The Appeals Court, in its memorandum, did not address the relevance of Atlantic Aluminum & Metal Distribs., Inc. v. Standard Paint & Wall Paper Co., 347 Mass. 415 (1964). The defendant petitioned for rehearing and the Appeals Court allowed the petition for the purpose of considering the significance
of the Atlantic Aluminum case. The Appeals Court concluded that, because the 1984 guaranty had a provision requiring written notice of termination, the Atlantic Aluminum case had no relevance. The Appeals Court thus affirmed its original decision. Federal Fin. Co. v. Savage, 48 Mass. App. Ct. 903 (1999).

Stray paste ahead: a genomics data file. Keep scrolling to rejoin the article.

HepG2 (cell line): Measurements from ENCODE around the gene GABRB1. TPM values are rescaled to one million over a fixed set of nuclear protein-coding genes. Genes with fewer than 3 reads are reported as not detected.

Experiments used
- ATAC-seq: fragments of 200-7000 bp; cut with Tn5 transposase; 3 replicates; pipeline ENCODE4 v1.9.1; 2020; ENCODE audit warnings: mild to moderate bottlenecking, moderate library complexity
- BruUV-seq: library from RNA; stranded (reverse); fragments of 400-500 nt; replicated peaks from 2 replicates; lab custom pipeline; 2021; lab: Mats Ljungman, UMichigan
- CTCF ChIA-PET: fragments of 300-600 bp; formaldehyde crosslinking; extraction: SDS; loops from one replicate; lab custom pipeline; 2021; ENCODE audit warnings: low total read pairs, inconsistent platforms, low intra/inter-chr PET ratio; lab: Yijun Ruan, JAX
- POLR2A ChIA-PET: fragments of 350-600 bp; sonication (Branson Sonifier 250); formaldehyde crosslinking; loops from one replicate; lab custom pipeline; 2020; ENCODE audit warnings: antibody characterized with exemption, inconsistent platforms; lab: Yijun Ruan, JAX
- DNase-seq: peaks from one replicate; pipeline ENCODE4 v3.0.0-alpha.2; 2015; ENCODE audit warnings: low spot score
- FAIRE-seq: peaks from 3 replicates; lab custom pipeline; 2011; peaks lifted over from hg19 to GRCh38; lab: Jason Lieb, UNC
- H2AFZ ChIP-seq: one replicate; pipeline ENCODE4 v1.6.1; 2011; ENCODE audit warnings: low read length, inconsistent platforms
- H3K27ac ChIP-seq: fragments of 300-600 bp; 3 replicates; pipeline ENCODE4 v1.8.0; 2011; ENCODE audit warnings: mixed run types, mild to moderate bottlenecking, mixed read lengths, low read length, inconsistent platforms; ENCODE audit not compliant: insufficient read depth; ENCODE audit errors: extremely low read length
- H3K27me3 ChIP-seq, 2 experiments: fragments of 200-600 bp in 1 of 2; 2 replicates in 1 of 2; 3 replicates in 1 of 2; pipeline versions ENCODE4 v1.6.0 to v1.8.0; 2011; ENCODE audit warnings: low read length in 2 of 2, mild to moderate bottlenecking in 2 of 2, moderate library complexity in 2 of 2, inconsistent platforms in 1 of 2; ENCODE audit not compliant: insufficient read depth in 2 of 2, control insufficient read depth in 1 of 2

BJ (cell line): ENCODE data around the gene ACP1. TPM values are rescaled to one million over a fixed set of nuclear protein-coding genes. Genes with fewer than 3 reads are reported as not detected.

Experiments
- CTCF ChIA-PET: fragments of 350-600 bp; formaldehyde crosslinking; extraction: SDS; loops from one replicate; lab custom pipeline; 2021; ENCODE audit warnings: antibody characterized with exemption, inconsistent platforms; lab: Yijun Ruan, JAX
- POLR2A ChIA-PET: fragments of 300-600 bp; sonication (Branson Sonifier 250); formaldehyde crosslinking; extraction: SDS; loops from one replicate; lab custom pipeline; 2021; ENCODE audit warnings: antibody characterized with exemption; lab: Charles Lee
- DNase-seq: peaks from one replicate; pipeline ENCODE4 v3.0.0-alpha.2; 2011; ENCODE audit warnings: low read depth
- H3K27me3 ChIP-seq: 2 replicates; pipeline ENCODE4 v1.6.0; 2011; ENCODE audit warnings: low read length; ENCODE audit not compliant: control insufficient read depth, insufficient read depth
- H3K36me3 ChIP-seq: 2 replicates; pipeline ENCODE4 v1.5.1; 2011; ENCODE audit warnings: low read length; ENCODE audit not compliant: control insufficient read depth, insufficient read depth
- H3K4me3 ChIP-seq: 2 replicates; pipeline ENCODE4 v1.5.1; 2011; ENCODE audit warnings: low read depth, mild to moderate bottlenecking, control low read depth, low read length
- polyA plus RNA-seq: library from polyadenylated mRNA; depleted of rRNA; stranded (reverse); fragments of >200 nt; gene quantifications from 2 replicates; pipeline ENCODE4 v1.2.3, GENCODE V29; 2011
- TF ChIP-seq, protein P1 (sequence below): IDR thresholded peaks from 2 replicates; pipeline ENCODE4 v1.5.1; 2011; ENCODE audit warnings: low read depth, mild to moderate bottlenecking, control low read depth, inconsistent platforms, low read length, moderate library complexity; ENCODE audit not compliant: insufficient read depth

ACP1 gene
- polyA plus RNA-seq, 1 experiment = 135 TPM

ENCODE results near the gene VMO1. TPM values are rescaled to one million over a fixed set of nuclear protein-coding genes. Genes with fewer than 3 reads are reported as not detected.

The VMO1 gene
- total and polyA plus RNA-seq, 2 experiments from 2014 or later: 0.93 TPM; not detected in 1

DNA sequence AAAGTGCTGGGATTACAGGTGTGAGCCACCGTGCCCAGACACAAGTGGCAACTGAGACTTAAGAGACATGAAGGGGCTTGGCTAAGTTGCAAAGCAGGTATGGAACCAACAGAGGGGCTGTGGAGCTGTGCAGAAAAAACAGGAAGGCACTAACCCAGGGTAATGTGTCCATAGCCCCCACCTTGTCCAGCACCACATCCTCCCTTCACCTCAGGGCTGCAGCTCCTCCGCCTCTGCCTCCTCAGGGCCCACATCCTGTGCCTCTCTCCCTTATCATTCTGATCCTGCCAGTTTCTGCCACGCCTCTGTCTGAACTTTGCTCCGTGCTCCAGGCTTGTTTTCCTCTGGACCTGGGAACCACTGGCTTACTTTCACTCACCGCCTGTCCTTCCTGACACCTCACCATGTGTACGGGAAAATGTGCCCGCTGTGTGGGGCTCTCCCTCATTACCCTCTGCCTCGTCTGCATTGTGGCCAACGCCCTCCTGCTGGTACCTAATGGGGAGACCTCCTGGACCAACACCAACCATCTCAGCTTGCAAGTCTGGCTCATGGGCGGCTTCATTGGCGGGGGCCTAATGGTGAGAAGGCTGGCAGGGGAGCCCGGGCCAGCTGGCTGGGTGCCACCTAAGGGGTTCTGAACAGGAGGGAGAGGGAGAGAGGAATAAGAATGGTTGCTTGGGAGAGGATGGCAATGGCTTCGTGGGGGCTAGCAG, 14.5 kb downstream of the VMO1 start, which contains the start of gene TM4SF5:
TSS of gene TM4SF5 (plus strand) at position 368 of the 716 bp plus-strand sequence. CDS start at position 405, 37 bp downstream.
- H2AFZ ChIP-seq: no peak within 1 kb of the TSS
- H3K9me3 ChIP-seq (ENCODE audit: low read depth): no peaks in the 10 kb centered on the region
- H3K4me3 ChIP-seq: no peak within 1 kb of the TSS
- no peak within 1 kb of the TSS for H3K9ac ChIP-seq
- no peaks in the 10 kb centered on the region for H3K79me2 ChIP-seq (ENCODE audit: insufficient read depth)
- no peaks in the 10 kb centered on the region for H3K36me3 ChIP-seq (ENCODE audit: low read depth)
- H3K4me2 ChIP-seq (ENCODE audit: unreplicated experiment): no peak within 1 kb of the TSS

The issue we consider is whether the defendant's subsequent dealings with the bank, i.e., refusing to sign the 1985 guaranty, signing the commitment letter for the 1985 loan only in her capacity as Ralsco's president, and subordinating her mortgage on Ralsco property as additional security for the 1985 loan, terminated her obligation under the 1984 guaranty. We agree with the Appeals Court's conclusion that the defendant could only terminate the 1984 guaranty by sending a written notice to the bank.